Vitamin C deficiency in Australian hospitalised patients: an observational study

Yogesh Sharma, Michelle Miller, Rashmi Shahi, Adrienne Doyle, Chris Horwood, Paul Hakendorf, Campbell Thompson

Research output: Contribution to journalArticle

3 Citations (Scopus)

Abstract

Background: Vitamin C has anti-oxidant properties and acts as a cofactor for several enzymes. Hypovitaminosis C has been associated with bleeding, endothelial dysfunction and death. The prevalence of hypovitaminosis C is unknown in Australian hospitalised patients, and its clinical relevance is uncertain. Aims: To determine the prevalence, characteristics and clinical outcomes of hospitalised patients with hypovitaminosis C. Methods: This observational study included general-medical inpatients in a tertiary-level hospital in Australia. High-performance liquid chromatography (HPLC) was used to determine plasma vitamin C levels. As per Johnston’s criteria, vitamin C levels of ≥28 μmol/L were classified as normal and <28 μmol/L as low. Clinical outcomes determined included length of hospital stay (LOS), nosocomial complications, intensive care unit admission and in-hospital mortality. Results: A total of 200 patients participated in this study, and vitamin C levels were available for 149 patients, of whom 35 (23.5%) had normal vitamin C levels, and 114 (76.5%) had hypovitaminosis C. Patients with hypovitaminosis C were older and had higher C-reactive protein (CRP) levels. Median LOS was 2 days longer in patients with hypovitaminosis C (6 days (interquartile range (IQR) 4, 8) vs 4 days (IQR 3, 6), P = 0.02), and they had fourfold higher odds of staying in hospital for >5 days than those with normal vitamin C levels. Other clinical outcomes were similar between the two groups. Conclusions: Hypovitaminosis C is common in hospitalised patients and is associated with prolonged LOS. Further research is needed to ascertain the benefits of vitamin C supplementation in vitamin C-depleted patients.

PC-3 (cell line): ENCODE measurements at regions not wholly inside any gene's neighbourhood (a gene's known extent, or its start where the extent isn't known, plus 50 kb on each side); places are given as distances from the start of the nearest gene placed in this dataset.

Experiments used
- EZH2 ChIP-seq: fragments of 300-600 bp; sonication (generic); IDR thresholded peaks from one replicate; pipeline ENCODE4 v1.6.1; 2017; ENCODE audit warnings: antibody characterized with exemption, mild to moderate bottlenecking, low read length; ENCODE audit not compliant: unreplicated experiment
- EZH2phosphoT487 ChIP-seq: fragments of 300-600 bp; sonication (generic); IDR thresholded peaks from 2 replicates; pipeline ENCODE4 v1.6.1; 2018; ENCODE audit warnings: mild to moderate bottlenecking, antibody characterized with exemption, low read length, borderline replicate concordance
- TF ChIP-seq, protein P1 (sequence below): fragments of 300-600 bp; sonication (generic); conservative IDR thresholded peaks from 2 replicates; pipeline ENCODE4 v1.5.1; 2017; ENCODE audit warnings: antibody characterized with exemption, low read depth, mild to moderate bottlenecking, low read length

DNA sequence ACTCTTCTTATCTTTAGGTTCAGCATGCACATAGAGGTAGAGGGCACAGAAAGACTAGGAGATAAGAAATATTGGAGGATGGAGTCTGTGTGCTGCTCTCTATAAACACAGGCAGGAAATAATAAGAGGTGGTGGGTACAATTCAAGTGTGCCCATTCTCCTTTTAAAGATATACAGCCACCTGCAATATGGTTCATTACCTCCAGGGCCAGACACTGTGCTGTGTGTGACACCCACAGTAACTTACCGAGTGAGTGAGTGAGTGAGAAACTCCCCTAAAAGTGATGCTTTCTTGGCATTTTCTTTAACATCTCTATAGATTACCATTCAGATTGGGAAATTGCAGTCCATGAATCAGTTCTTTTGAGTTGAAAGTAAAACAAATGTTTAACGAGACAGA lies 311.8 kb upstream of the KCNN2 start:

Original languageEnglish
Pages (from-to)189-196
Number of pages8
JournalInternal Medicine Journal
Volume49
Issue number2
Early online date3 Jul 2018
DOIs
Publication statusPublished - Feb 2019

Keywords

  • clinical outcomes
  • hospitalised patients
  • prevalence
  • vitamin C

Fingerprint Dive into the research topics of 'Vitamin C deficiency in Australian hospitalised patients: an observational study'. Together they form a unique fingerprint.

  • Cite this